While the affair of the Borgo San Sepolcro was in progress, Niccolo Piccinino was supposed to have marched toward Rome; other accounts said La Marca, and hence the legate and the count’s forces moved toward Perugia to relieve La Marca or Rome, as the case might be, and Bernardo de Medici accompanied them. Neri led the Florentine forces to recover the Casentino, and pitched his camp before Rassina, which he took, together with Bibbiena, Prato Vecchio, and Romena. From thence he proceeded to Poppi and invested it on two sides with his forces, in one direction toward the plain of Certomondo, in the other upon the hill extending to Fronzole. The count finding himself abandoned to his fate, had shut himself up in Poppi, not with any hope of assistance, but with a view to make the best terms he could. Neri pressing him, he offered to capitulate, and obtained reasonable conditions, namely, security for himself and family, with leave to take whatever he could carry away, on condition of ceding his territories and government to the Florentines. When he perceived the full extent of his misfortune, standing upon the bridge which crosses the Arno, close to Poppi, he turned to Neri in great distress, and said, “Had I well considered my own position and the power of the Florentines, I should now have been a friend of the republic and congratulating you on your victory, not an enemy compelled to supplicate some alleviation of my woe. The recent events which to you bring glory and joy, to me are full of wretchedness and sorrow. Once I possessed horses, arms, subjects, grandeur and wealth: can it be surprising that I part with them reluctantly? But as you possess both the power and the inclination to command the whole of Tuscany, we must of necessity obey you; and had I not committed this error, my misfortune would not have occurred, and your liberality could not have been exercised; so, that if you were to rescue me from entire ruin, you would give the world a lasting proof of your clemency. Therefore, let your pity pass by my fault, and allow me to retain this single house to leave to the descendants of those from whom your fathers have received innumerable benefits.” To this Neri replied: “That his having expected great results from men who were capable of doing only very little, had led him to commit so great a fault against the republic of Florence; that, every circumstance considered, he must surrender all those places to the Florentines, as an enemy, which he was unwilling to hold as a friend: that he had set such an example, as it would be most highly impolitic to encourage; for, upon a change of fortune, it might injure the republic, and it was not himself they feared, but his power while lord of the Casentino. If, however, he could live as a prince in Germany, the citizens would be very much gratified; and out of love to those ancestors of whom he had spoken, they would be glad to assist him.” To this, the count, in great anger, replied: “He wished the Florentines at a much greater distance.” Attempting no longer to preserve the least urbanity of demeanor, he ceded the place and all its dependencies to the Florentines, and with his treasure, wife, and children, took his departure, mourning the loss of a territory which his forefathers had held during four hundred years. When all these victories were known at Florence, the government and people were transported with joy. Benedetto de’ Medici, finding the report of Niccolo having proceeded either to Rome or to La Marca, incorrect, returned with his forces to Neri, and they proceeded together to Florence, where the highest honors were decreed to them which it was customary with the city to bestow upon her victorious citizens, and they were received by the Signory, the Capitani di Parte, and the whole city, in triumphal pomp.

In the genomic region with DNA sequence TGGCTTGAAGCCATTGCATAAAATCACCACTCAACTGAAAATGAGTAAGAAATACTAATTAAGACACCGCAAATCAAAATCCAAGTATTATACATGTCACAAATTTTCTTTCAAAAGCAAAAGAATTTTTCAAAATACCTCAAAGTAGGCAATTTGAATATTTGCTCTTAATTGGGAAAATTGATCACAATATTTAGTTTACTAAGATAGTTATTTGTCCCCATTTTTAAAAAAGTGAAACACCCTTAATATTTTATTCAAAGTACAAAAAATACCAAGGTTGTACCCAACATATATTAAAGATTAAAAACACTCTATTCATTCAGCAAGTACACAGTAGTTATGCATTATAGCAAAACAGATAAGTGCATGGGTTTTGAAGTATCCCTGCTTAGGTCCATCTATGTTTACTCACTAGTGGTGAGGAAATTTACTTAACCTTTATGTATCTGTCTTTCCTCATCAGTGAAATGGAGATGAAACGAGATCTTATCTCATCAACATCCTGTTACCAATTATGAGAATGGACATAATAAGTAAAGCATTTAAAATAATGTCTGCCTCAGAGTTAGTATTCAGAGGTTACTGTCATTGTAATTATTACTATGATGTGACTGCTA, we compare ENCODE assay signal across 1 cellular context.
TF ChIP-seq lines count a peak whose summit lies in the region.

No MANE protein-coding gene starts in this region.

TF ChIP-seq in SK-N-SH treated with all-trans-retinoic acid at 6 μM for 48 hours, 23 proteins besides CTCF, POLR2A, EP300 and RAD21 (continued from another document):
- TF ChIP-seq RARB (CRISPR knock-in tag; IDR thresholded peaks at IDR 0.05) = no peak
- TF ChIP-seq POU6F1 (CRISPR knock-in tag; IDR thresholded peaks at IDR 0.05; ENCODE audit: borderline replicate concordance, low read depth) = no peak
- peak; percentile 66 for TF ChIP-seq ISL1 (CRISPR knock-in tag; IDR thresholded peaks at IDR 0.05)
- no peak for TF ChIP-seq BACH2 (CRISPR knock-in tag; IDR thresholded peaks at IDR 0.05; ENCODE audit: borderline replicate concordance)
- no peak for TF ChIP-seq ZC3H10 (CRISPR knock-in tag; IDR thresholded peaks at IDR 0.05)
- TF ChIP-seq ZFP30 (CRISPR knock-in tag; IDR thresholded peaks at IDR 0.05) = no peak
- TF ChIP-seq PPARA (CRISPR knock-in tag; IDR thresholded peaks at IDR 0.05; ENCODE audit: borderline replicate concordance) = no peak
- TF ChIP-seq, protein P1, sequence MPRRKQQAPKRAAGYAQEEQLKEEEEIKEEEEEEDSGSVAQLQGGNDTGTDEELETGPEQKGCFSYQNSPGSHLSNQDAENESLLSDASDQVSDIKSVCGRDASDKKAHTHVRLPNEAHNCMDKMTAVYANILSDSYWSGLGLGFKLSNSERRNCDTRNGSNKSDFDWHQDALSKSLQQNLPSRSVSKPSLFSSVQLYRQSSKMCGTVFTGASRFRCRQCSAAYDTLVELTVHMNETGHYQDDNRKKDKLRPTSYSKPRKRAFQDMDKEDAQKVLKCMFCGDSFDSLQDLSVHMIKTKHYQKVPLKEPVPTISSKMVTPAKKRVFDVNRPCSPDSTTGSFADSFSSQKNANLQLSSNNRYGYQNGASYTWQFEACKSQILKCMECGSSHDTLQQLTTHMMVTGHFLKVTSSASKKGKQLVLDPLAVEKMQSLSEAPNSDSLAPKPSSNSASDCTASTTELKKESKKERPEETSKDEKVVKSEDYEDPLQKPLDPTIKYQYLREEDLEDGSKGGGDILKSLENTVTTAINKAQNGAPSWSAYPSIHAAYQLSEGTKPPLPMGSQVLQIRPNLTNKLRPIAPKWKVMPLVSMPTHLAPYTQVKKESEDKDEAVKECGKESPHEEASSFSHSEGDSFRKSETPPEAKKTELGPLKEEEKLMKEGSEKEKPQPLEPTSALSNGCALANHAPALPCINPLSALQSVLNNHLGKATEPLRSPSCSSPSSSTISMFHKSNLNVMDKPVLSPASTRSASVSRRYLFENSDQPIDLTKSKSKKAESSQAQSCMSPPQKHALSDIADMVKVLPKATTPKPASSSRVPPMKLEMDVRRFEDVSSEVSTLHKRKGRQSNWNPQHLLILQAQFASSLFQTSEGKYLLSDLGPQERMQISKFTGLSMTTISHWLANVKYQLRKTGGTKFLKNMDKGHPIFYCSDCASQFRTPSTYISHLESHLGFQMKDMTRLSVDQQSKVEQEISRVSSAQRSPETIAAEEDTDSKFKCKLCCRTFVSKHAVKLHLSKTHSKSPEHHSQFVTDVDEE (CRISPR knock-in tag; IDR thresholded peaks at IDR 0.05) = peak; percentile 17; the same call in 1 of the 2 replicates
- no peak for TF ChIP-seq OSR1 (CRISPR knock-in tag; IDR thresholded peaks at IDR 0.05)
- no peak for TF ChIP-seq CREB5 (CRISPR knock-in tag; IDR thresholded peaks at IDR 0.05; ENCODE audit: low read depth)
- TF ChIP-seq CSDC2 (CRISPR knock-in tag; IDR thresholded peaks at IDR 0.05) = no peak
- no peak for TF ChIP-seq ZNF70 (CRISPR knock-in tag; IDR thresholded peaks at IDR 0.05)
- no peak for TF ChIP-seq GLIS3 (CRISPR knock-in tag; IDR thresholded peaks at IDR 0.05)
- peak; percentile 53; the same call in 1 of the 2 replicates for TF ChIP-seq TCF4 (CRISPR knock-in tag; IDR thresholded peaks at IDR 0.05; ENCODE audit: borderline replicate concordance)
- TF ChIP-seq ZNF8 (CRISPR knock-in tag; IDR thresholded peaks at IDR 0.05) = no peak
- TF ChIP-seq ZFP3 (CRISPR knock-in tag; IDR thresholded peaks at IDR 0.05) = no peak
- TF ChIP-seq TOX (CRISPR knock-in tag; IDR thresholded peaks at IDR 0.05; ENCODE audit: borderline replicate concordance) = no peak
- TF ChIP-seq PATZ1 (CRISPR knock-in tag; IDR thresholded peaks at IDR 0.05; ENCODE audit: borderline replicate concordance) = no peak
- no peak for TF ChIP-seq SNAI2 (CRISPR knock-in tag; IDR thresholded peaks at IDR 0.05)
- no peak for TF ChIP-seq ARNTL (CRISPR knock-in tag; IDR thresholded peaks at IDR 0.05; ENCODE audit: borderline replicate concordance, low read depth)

Last updated Sunday, March 27, 2016 at 11:57